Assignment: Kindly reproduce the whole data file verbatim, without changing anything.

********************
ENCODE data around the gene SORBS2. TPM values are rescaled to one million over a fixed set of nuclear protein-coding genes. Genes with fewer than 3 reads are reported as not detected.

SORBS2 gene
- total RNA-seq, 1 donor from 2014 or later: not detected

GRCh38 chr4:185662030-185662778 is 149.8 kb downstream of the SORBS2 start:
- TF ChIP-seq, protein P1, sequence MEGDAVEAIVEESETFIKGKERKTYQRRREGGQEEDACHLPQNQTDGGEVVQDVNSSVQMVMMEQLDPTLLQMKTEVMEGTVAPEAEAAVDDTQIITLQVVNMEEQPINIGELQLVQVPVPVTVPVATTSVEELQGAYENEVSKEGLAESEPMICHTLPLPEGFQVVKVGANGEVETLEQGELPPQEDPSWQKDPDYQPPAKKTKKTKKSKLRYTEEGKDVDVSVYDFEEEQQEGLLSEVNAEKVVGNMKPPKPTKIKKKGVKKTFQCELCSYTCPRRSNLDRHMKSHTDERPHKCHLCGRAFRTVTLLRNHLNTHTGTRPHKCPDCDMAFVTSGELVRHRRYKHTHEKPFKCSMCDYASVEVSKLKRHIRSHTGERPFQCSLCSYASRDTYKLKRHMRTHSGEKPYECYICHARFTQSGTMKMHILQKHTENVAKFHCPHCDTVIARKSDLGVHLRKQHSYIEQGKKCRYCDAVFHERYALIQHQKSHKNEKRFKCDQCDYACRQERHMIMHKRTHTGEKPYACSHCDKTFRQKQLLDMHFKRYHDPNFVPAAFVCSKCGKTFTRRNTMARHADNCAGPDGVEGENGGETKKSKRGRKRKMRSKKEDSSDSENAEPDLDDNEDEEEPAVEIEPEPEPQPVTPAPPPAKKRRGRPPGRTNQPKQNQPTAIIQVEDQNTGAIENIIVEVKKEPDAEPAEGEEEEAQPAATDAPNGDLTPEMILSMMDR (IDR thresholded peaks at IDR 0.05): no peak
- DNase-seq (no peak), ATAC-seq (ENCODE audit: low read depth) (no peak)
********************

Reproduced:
ENCODE data around the gene SORBS2. TPM values are rescaled to one million over a fixed set of nuclear protein-coding genes. Genes with fewer than 3 reads are reported as not detected.

SORBS2 gene
- total RNA-seq, 1 donor from 2014 or later: not detected

GRCh38 chr4:185662030-185662778 is 149.8 kb downstream of the SORBS2 start:
- TF ChIP-seq, protein P1, sequence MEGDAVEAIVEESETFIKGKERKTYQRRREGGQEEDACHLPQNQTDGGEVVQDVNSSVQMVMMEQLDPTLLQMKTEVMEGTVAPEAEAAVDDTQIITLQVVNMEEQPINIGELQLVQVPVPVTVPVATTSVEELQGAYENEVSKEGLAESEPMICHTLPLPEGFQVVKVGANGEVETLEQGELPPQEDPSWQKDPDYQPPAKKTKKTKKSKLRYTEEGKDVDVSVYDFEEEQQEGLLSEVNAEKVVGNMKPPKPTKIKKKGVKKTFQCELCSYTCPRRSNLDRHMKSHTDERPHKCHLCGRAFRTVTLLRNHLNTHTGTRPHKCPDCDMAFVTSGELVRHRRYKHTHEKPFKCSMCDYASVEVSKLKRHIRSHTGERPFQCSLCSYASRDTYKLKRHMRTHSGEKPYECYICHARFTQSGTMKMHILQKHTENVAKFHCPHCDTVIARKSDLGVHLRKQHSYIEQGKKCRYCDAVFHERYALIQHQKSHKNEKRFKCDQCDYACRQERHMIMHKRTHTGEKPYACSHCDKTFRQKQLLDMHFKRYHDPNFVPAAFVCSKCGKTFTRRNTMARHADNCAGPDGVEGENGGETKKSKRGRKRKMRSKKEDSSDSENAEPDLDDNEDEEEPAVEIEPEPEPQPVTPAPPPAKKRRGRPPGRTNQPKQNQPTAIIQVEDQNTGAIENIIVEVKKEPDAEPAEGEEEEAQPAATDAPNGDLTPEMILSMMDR (IDR thresholded peaks at IDR 0.05): no peak
- DNase-seq (no peak), ATAC-seq (ENCODE audit: low read depth) (no peak)